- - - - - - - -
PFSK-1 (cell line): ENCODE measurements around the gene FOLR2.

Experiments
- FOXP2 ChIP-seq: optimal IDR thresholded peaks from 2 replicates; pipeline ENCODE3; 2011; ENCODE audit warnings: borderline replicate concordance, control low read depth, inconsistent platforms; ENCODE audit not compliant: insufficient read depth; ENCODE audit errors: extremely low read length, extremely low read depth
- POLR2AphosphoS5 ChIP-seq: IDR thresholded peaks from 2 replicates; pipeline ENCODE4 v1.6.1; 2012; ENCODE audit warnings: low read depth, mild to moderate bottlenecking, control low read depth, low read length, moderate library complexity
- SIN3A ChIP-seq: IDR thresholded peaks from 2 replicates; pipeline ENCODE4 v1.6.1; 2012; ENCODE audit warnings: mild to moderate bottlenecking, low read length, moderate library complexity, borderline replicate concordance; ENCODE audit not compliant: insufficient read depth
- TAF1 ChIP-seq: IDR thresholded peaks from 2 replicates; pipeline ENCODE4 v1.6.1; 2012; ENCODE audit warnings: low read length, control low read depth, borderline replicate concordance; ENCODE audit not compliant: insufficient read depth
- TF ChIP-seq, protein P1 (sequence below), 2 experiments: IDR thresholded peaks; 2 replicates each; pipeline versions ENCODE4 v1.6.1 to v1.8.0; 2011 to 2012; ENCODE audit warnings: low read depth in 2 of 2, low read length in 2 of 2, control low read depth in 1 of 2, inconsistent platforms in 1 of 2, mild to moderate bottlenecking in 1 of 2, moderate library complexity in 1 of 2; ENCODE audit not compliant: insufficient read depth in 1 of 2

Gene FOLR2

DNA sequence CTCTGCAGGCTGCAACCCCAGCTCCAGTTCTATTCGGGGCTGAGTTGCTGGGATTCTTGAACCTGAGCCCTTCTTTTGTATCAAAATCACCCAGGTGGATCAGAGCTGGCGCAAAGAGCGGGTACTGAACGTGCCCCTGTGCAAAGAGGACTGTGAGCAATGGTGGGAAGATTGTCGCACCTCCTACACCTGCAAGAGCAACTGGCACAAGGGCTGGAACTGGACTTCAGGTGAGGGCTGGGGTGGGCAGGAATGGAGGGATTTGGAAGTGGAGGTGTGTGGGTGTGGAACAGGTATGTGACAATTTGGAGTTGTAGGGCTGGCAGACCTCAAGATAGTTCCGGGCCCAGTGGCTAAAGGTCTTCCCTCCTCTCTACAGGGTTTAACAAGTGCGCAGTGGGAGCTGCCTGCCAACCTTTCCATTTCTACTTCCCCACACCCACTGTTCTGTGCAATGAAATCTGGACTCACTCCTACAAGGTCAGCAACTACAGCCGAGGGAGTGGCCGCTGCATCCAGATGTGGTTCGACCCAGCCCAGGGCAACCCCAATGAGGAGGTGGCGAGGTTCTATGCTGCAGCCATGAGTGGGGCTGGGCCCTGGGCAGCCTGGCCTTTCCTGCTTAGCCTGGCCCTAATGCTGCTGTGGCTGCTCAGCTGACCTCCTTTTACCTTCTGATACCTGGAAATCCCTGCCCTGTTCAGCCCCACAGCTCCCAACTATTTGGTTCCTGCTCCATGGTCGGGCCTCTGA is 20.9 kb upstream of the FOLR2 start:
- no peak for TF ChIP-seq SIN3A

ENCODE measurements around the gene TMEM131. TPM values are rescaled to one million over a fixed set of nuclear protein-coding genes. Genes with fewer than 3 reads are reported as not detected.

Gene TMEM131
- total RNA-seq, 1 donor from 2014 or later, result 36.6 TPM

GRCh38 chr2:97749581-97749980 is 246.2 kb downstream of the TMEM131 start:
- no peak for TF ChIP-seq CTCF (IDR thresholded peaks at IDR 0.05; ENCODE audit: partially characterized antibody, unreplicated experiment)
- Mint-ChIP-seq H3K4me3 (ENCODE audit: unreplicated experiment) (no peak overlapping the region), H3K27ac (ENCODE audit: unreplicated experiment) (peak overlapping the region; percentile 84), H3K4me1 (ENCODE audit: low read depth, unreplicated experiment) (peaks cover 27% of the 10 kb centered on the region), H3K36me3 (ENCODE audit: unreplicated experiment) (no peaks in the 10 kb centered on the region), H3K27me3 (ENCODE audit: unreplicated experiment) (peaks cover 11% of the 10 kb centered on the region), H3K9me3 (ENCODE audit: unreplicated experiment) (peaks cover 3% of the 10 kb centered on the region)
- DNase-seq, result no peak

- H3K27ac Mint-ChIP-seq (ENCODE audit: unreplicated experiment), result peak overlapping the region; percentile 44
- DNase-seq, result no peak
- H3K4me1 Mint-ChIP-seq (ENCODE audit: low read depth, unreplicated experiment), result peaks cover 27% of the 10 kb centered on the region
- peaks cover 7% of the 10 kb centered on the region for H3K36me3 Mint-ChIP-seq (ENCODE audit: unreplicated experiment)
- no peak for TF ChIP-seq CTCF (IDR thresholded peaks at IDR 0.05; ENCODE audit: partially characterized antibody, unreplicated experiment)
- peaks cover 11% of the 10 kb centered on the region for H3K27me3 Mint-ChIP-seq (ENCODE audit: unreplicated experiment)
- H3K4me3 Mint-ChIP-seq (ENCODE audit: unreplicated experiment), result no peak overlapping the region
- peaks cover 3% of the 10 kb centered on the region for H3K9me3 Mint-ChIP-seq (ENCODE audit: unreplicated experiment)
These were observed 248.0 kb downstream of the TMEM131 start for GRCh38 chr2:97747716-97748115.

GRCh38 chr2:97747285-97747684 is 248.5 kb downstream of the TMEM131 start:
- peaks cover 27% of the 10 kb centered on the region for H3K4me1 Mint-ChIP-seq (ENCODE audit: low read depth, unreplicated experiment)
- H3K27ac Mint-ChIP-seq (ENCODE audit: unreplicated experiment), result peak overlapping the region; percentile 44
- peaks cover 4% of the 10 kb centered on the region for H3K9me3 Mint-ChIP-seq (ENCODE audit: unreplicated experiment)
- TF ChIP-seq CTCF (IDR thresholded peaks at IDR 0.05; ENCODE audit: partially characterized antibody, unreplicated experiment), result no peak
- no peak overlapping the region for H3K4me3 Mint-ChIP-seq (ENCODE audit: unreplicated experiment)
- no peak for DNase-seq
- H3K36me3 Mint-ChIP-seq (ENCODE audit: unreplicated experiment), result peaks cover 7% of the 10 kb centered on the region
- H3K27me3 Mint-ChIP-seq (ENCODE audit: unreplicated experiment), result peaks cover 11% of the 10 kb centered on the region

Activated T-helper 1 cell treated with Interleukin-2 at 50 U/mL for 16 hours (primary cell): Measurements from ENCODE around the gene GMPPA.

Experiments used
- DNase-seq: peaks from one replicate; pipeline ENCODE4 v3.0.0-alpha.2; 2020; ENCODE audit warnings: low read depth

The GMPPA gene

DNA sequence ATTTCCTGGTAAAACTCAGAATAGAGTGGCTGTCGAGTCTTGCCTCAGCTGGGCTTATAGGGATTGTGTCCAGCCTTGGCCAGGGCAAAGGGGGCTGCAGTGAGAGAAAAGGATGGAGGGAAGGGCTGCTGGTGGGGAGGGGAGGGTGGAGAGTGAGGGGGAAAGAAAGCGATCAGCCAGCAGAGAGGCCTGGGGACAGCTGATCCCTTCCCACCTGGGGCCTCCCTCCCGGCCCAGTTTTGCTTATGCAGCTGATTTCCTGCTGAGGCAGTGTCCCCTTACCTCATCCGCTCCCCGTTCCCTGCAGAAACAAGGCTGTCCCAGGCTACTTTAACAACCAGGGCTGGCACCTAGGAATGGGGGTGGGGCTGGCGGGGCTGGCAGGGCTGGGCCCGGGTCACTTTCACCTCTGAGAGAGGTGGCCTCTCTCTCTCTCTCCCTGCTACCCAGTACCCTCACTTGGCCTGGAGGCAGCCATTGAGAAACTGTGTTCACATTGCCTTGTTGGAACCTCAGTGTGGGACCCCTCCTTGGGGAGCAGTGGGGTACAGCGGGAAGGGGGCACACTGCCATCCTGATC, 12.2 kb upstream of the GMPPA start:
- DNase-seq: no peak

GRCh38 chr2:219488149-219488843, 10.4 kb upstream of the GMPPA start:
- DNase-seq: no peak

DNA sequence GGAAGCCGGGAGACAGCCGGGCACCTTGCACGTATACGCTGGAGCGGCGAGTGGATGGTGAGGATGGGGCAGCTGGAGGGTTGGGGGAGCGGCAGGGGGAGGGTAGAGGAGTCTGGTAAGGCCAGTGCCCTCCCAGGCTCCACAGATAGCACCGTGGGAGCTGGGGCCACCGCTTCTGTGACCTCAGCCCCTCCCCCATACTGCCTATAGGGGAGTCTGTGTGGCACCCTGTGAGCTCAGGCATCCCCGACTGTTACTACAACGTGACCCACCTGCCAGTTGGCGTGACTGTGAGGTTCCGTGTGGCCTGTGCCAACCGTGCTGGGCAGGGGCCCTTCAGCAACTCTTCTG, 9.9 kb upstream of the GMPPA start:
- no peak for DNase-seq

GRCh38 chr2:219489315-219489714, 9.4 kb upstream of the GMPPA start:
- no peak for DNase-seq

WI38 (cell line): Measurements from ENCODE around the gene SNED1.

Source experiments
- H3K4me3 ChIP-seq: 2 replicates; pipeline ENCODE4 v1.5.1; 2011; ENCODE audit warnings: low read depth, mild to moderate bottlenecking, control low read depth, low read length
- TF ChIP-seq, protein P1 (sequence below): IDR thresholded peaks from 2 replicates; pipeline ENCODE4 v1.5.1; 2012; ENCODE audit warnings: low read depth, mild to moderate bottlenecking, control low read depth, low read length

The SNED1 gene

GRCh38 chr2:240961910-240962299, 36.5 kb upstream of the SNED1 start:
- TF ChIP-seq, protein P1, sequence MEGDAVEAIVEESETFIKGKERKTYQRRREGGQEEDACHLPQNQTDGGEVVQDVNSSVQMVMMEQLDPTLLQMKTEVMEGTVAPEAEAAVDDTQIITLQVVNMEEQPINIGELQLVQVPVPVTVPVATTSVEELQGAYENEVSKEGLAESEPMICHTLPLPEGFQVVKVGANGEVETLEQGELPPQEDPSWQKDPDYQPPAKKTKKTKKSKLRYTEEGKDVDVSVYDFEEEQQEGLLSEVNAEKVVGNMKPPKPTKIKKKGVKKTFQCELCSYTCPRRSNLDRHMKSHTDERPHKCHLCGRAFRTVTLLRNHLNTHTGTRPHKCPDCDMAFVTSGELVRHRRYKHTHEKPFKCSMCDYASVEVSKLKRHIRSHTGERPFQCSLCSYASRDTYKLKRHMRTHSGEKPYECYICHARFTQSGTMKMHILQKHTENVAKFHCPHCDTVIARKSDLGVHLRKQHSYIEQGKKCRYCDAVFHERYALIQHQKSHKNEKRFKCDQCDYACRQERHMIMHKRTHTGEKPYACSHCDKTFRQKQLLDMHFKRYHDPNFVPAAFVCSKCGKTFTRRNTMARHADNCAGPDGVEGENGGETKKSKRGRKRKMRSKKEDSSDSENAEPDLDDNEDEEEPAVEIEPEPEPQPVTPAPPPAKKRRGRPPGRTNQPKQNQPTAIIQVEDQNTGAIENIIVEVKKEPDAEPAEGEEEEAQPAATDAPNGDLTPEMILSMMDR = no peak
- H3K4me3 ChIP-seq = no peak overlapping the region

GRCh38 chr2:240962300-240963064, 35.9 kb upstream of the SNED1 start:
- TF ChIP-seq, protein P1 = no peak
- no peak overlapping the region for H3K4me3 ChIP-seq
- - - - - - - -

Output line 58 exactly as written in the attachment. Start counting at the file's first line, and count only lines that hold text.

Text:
- no peak overlapping the region for H3K4me3 ChIP-seq